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Lentils were never on my list of foods that I enjoy eating UNTIL I tried an Indian recipe called Arhar Dhal. Growing up my mother would occasionally make soup from green or brown lentils. The taste wasn’t offensive to me, but it lacked flavour, so I hated eating lentil soup.

There are about a hundred varieties of lentils, ranging from yellow to orange, red to green and brown to black. They are used around the world, but are more popular in Eastern Europe and India. In Ireland red lentils seem to be the favoured, at least when I came here 13 years ago. However, lately puy lentils are becoming the gourmet rage…it seems that all it takes is for a televised chef to feature a particular dish and… voila…we become inundated with it…

Yellow lentils, puy lentils, yellow split peas, red lentils

Lentils are very rich in protein, folic acid and both soluble and insoluble dietary fiber. They are also very high in vitamin C and B, and they also contain eight of the essential amino acids. They also contain many minerals, as well as they are a high source of antioxidants. Lentils help to lower cholesterol, fight diabetes and prevent digestion problems. They are also great factors in weight loss, cancer and heart prevention.

Lentils’ contribution to heart health lies not just in their fiber, but in the significant amounts of folate and magnesium they supply. Magnesium is nature’s own calcium channel blocker. When enough magnesium is present the flow of blood improves carrying oxygen and nutrients throughout the body. Studies show that a deficiency of magnesium is not only associated with heart attack but that immediately following a heart attack, lack of sufficient magnesium promotes free radical injury to the heart. Want to literally keep your heart happy? Eat lentils.

Lentils give you energy to burn while stabilizing blood sugar. They provide soluble fiber that helps stabilize blood sugar levels. If you have insulin resistance, hypoglycemia or diabetes, legumes like lentils can really help you balance blood sugar levels while providing steady, slow-burning energy. Studies of high fiber diets and blood sugar levels have shown the dramatic benefits provided by these high fiber foods.

Lentils will increase your energy by replenishing your iron stores. Particularly for menstruating women, who are more at risk for iron deficiency, boosting iron stores with lentils is a good idea–especially because, unlike red meat, lentils are not rich in fat and calories. Iron is an integral component of hemoglobin, which transports oxygen from the lungs to all body cells, and is also part of key enzyme systems for energy production and metabolism.

If you’re concerned about the purines in lentils, recent research suggests that purines from plant foods do not increase the risk of uric-related conditions like the purines from meat and fish do. In some individuals who are susceptible to purine-related problems, excessive intake of these substances can cause health problems. Since purines can be broken down to form uric acid, excess accumulation of purines in the body can lead to excess accumulation of uric acid. The health condition called “gout” and the formation of kidney stones from uric acid are two examples of uric acid-related problems that can be related to excessive intake of purine-containing foods. Purines are natural substances found in all of the body’s cells, and in virtually all foods. Purines provide part of the chemical structure of our genes and the genes of plants and animals. Lentils contain naturally-occurring purines.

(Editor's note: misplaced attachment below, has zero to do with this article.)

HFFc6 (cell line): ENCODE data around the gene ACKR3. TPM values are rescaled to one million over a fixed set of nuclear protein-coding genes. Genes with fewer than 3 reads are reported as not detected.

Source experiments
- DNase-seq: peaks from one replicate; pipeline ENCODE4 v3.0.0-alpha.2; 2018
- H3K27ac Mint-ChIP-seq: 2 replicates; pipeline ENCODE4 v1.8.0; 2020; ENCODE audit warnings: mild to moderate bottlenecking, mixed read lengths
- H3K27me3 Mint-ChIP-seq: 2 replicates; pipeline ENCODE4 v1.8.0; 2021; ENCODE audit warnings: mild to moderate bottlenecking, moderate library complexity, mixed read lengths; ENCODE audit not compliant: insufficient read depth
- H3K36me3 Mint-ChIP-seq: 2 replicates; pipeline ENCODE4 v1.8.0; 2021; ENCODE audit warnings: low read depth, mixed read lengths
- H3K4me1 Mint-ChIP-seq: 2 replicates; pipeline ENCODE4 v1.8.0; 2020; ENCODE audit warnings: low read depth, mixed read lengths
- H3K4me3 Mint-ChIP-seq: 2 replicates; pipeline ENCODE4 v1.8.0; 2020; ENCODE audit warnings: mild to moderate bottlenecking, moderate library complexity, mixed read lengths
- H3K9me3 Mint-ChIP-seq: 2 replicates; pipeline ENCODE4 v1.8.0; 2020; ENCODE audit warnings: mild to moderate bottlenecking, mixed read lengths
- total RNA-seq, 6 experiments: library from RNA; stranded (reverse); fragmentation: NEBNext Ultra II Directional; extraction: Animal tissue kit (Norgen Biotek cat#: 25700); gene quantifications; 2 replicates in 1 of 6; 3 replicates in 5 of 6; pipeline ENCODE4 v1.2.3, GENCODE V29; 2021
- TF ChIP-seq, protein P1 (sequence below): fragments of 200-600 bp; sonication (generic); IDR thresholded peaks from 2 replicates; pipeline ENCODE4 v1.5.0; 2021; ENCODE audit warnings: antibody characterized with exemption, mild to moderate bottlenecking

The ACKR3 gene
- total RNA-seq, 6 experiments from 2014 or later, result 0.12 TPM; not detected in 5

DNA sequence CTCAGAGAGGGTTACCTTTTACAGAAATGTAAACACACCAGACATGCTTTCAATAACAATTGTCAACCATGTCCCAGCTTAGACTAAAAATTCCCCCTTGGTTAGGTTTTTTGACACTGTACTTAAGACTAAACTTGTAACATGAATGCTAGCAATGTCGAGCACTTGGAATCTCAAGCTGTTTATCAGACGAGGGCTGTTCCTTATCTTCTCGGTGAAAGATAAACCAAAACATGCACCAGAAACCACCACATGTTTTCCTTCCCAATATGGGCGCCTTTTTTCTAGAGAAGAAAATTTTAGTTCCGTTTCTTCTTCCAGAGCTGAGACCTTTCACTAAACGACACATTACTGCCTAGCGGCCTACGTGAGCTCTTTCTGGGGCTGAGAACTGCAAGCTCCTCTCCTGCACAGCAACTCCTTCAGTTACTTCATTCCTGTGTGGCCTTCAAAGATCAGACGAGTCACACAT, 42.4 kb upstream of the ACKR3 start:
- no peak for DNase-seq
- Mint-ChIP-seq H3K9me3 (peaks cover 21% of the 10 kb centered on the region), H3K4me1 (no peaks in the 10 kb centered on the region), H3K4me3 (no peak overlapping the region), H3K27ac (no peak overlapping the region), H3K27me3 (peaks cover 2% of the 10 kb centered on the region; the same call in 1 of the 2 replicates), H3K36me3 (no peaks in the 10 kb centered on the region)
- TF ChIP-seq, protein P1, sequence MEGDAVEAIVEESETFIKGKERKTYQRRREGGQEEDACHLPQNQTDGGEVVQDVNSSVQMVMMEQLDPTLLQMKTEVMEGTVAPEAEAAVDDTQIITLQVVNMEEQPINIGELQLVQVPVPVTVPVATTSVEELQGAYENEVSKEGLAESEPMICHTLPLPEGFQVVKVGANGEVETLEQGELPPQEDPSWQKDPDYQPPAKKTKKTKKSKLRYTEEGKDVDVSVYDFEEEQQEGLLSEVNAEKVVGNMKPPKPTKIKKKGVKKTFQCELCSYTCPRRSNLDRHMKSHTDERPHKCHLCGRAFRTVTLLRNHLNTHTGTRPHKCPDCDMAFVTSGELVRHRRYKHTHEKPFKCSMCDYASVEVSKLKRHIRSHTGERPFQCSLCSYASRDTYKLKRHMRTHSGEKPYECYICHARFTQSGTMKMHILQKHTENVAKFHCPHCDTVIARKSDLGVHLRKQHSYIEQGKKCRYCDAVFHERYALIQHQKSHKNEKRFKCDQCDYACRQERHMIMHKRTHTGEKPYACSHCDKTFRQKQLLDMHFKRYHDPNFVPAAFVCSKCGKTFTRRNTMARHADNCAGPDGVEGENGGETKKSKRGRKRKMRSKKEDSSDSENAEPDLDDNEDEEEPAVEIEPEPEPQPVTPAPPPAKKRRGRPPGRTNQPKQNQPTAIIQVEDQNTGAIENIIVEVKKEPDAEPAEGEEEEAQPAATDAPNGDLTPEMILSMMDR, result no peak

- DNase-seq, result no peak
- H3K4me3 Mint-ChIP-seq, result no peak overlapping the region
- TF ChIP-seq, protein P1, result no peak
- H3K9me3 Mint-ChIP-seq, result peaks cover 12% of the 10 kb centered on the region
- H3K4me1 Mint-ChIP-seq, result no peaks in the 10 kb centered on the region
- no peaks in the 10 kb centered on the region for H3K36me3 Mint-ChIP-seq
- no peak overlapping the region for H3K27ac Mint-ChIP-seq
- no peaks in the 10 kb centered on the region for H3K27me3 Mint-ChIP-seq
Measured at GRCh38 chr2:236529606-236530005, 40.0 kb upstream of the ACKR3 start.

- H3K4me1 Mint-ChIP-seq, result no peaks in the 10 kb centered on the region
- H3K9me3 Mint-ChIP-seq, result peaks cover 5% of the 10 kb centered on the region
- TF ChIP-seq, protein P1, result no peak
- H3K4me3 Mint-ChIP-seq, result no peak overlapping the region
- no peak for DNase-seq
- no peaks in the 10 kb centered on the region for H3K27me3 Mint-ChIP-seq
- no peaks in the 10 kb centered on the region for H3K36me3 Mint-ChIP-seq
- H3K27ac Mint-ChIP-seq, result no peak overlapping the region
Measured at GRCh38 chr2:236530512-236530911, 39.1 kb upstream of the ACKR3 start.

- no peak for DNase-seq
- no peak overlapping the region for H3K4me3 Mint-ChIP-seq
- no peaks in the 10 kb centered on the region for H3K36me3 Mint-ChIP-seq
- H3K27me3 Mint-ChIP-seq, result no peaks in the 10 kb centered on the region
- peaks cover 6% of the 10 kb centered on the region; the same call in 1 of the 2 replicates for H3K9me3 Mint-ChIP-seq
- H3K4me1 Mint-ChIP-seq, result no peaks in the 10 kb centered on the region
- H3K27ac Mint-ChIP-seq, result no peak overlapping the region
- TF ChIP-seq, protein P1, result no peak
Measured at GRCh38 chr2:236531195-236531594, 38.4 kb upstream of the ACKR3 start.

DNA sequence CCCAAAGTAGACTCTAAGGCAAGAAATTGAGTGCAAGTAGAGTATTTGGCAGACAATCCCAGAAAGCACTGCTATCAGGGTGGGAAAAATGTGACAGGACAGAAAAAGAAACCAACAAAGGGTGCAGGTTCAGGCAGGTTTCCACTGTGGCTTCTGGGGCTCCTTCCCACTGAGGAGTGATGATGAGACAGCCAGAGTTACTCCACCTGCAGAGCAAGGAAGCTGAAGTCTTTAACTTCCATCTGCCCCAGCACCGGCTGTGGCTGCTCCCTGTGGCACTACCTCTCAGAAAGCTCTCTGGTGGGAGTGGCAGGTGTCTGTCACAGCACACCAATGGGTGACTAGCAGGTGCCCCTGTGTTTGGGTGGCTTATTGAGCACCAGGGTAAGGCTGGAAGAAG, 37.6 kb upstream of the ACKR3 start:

Okay…..back to Arhar Dhal. The first time I made this lentil dish I made it with red lentils because that’s what the recipe called for. Richard and I ate it along with some sliced bread. Our eyes were watering and our noses were running and we drank plenty of water…but we couldn’t stop eating it because it was so good!

That was before we met “G”… She laughed at us and said in India they use Dhal as a “gravy” on rice. It definitely cuts the heat…AND she said not to use the red lentils but use the “big yellow ones”. In Ireland those are called yellow split peas. So…I made it again…with yellow split peas and as a “gravy” over rice. FANTASTIC! I couldn’t believe the difference. Okay…so now I’m absolutely hooked on lentils. I even found 3 other varieties at an Asian store in Athlone…Mhung Dhal (tiny yellow lentils), Urid Split (black split lentils) and Split Mung beans…all products of India. Can’t wait to try ALL of them!

Here’s the recipe for Arhar Dhal

1 cup yellow split peas
1/2 tsp turmeric powder
1 tsp. ground cumin
2 green chili peppers
2 dried red chili peppers
1 tsp. chopped fresh ginger
2 bay leaves
Mixed spice (1/4 tsp onion seed, 1/4 tsp. fenugreek seed, 1/2 tsp anise seed, 1/2 tsp cumin seed, 1/2 tsp. brown mustard seed)
2 Tbsp ghee (clarified butter)
1 tsp. sugar
1 tsp. salt

Directions:

Rinse the lentils and cover with water and bring to a boil over medium heat in a heavy pot with the turmeric and sugar. Add half of the ginger and the cumin powder. Simmer lentils until cooked and thick, adding more water as it cooks. You want the lentils to cook like a thick gravy. Remove from heat and stir in the salt. Adding salt to lentils at the beginning lengthens the cooking time.

Heat the ghee in a small cast iron (heavy) skillet and add the mixed spices. When the mustard seeds crackle add the bay leaves, remaining chopped ginger, slit green chilies and the broken red chilies. Fry for 2 minutes and pour over the lentils. Mix thoroughly. Serve over rice.

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Comments on: "Eating lentils for health" (1)

  1. nonserviam87 said:

    I love lentils, and I like to think I’ve converted a few people to them! I find the trick is to add lots of spice. They make a great detox after a mad weekend too. Great post!

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